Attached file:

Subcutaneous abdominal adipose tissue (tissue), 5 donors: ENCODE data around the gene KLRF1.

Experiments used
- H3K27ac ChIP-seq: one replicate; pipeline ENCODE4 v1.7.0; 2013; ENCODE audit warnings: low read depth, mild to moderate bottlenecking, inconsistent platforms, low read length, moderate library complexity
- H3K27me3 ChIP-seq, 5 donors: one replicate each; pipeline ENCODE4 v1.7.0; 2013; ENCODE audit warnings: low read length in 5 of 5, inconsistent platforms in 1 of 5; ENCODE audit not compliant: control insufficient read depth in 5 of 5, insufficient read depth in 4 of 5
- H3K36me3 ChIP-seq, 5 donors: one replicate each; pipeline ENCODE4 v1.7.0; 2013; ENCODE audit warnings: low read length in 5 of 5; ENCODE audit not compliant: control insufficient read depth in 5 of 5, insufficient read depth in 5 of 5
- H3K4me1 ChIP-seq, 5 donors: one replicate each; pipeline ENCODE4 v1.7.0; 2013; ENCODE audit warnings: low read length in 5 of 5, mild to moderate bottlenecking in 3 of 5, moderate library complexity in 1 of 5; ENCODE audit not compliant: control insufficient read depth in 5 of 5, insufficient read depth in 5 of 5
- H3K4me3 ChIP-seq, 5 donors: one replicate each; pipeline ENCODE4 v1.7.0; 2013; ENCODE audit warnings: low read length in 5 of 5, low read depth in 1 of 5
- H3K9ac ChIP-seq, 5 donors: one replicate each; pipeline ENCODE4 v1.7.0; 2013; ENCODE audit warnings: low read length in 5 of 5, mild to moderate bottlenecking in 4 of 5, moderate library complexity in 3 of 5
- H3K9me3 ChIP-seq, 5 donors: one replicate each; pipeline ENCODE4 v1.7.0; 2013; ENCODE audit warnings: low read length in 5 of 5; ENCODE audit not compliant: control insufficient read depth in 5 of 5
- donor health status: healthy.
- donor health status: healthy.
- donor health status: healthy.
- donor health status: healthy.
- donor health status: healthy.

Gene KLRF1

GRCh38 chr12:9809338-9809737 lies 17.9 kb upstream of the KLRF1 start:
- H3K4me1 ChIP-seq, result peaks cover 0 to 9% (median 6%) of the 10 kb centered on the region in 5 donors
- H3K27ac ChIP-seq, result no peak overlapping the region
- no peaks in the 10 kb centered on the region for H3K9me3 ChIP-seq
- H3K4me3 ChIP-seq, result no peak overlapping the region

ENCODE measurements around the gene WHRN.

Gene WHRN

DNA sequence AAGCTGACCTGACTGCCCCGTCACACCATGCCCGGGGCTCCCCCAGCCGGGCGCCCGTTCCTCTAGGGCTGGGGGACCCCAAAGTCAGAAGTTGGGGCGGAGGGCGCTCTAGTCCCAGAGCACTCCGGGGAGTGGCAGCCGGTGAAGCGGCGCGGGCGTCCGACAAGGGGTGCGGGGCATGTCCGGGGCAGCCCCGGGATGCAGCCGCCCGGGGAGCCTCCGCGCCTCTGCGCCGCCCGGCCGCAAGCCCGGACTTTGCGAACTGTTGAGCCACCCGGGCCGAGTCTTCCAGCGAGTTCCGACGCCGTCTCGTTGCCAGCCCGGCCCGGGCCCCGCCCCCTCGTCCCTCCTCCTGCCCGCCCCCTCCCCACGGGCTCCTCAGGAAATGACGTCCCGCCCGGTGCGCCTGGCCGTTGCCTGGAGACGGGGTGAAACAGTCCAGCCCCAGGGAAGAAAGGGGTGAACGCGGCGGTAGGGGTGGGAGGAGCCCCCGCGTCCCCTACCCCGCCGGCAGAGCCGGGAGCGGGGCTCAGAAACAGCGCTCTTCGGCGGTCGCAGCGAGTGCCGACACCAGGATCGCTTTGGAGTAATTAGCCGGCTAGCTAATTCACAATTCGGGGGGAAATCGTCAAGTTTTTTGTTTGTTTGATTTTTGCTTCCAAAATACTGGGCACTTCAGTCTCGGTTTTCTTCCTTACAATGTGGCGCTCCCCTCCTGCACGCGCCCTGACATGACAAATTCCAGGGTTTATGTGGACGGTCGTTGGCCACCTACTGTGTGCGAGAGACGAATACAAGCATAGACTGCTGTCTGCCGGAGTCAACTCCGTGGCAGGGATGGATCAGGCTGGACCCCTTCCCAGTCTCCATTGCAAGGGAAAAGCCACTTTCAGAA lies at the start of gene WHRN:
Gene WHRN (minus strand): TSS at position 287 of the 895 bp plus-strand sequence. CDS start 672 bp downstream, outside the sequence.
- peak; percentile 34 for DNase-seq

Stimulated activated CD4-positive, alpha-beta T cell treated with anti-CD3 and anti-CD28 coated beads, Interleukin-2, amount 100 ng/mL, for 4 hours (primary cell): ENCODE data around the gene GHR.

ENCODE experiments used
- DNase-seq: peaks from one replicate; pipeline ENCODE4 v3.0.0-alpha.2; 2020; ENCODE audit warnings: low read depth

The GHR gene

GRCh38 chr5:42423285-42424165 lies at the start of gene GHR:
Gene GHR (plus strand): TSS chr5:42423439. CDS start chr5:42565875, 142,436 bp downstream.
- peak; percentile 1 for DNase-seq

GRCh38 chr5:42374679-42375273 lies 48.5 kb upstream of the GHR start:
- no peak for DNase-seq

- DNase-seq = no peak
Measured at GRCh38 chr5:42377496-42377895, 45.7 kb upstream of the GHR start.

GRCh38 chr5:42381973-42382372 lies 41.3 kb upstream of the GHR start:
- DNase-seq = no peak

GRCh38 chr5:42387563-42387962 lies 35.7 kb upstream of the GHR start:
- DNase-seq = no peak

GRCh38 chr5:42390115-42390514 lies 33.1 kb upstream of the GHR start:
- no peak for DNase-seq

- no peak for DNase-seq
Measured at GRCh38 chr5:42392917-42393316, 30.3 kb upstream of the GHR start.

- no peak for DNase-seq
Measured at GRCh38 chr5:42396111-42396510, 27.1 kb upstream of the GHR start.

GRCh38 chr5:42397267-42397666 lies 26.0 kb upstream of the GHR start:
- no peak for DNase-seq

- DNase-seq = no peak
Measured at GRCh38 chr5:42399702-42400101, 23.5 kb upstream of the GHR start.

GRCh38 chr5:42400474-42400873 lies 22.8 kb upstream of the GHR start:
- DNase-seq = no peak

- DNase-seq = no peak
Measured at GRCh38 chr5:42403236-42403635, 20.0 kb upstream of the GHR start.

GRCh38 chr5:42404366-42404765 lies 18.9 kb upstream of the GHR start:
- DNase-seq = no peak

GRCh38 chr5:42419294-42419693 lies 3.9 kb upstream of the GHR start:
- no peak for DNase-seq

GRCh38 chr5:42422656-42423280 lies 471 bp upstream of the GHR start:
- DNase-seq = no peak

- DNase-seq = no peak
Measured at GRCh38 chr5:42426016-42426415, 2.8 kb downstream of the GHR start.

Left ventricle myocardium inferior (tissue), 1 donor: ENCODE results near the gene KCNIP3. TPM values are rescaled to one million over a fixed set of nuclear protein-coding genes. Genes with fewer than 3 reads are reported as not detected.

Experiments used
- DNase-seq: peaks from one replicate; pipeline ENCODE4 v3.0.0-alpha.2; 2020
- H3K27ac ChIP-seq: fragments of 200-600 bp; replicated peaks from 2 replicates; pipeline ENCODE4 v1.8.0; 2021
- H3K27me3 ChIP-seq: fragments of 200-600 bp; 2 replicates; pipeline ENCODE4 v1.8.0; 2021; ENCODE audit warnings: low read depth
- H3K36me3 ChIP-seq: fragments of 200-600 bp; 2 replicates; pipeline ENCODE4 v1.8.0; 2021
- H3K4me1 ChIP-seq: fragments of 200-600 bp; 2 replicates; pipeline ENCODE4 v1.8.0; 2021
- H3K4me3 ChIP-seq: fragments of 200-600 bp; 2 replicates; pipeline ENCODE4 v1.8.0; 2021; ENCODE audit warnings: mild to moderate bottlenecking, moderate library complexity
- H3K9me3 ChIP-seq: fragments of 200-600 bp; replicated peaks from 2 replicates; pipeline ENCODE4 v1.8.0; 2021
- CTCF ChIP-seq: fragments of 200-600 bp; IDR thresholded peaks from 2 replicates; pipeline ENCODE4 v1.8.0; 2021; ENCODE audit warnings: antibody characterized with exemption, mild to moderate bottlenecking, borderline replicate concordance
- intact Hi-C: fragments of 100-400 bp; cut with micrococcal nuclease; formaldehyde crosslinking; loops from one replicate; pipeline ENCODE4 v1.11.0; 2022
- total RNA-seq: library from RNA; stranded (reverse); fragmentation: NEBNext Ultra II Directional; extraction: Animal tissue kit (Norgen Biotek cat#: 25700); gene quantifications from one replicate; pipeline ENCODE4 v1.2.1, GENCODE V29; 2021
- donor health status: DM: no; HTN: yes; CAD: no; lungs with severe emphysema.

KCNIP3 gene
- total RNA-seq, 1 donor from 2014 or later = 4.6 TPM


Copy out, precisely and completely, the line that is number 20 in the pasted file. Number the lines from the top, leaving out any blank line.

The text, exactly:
- H3K4me3 ChIP-seq, result no peak overlapping the region